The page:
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By GreatSchools Staff
If the key to prime real estate is location, location, location, then the foundation of an exceptional education may be community, community, community.
“The secret to our success has to do with the parents and the community,” says Williamson of Fort Thomas, echoing every other superintendent interviewed for this story. With a median home price of just $176,960, Fort Thomas is a far cry from the verdant Massachusetts suburbs. But, says Williamson, an intensely committed parent body — the first line of fire when it comes to supporting a school — makes all the difference. So too does greater community involvement, like Fort Thomas’s dynamic partnerships with Western Kentucky University, Thomas Moore College, and the Cincinnati Ballet.
For some cities, community support happens in the voter booth: In Mesa, Ariz., residents consistently support their schools by passing educational bonds and taxes in local elections. “Education is a commodity everyone here values,” explains Mesa’s superintendent, Michael Cowan.
However, community support is not something you can simply purchase with high taxes or university partnerships. From parent involvement to committed teachers, an abiding focus on education suffuses the character of these cities.
In the end, the Utt-Grubbs chose Cary not only for its great schools but also its educational culture: three large universities; more PhDs than anywhere else in the nation; and Research Triangle Park, the country’s largest high-tech research park.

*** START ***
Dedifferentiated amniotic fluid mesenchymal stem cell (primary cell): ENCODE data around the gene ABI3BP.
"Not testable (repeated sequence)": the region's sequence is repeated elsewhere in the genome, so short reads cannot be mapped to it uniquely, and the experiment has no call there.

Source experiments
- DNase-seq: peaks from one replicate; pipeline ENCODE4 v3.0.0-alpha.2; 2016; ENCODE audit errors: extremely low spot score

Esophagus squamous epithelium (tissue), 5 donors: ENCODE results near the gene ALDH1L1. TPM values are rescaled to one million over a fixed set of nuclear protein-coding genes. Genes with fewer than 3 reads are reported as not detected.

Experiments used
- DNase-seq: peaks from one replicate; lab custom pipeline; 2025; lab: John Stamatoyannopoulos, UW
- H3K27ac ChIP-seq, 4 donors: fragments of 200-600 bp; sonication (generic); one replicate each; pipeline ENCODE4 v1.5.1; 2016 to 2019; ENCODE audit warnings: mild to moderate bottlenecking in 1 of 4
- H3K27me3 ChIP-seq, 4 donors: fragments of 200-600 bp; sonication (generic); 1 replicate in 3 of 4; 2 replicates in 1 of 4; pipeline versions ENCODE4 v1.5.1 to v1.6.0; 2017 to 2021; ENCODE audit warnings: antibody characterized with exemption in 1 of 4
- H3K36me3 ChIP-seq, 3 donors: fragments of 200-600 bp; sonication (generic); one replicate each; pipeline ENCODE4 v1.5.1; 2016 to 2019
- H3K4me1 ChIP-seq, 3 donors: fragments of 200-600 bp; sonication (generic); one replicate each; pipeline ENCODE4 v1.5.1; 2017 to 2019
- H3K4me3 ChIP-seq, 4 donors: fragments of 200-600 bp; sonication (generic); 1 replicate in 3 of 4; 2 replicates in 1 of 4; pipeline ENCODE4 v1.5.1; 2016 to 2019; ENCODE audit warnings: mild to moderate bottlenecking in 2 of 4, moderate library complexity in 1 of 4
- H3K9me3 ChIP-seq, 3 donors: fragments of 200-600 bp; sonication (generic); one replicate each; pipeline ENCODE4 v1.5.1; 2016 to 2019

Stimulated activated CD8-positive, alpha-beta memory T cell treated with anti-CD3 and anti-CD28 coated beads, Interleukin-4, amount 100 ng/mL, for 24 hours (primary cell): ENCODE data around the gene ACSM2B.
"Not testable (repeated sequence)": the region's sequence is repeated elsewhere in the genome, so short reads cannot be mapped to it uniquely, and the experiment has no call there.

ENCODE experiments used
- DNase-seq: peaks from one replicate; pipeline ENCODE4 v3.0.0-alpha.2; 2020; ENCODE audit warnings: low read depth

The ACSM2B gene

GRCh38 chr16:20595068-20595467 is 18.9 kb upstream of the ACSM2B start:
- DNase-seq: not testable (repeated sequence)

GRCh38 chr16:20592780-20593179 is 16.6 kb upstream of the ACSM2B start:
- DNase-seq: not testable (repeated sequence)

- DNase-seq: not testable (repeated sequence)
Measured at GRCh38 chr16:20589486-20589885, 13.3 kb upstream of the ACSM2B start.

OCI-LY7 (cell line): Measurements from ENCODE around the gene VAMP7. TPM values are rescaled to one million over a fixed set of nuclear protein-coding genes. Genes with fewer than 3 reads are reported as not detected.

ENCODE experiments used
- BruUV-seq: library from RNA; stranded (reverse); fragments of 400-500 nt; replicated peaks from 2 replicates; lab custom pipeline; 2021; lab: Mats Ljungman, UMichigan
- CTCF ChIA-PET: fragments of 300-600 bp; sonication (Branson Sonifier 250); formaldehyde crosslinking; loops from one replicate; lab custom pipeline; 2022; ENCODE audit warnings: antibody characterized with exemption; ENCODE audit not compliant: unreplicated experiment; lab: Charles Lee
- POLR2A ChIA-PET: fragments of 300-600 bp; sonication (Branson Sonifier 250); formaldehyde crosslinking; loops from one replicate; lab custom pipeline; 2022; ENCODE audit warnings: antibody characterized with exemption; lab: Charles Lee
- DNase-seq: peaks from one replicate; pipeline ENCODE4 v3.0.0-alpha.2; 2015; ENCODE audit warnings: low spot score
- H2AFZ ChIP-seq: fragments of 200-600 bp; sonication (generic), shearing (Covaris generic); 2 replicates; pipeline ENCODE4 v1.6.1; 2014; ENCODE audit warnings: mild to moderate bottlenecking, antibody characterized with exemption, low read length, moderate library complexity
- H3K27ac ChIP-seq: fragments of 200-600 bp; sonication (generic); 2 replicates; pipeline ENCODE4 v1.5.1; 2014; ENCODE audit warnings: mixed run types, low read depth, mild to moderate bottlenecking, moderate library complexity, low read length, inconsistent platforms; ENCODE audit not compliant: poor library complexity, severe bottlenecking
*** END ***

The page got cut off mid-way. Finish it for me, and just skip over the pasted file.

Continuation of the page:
Granted, the family doesn’t own their home. They’re leasing for now, trading in one American dream (owning a home) for another (a bright future for their kids). But their gamble seems to be paying off. Sam landed a job as a wireless engineer with Verizon, and Kelly runs her creative media company from home. Perhaps even more important, 9-year-old Andrew and 7-year-old Christopher love their school, Carpenter Elementary.
What really matters when it comes to finding the right city to bring up your kids? That’s for you (and every other parent) to decide. But the Utt-Grubbs' story offers living proof that sometimes you can have it all.
So how do you find the proverbial needle in the educational haystack? Our study of some 18,000 U.S. cities identifies the top places nationwide with the best public school districts by population (small, midsize, and large cities) and median home price (under $100K, $100K-199K, $200K-399K, $400K-599K, $600K-799K, and $800K or more).
We eliminated cities with fewer than five public schools and 10,000 people, and — for all but the largest cities in the country — those with too high an unemployment rate. School ratings are based on a combination of GreatSchools ratings and National Assessment of Educational Progress data.
For more information, check out our methodology for choosing the best districts.
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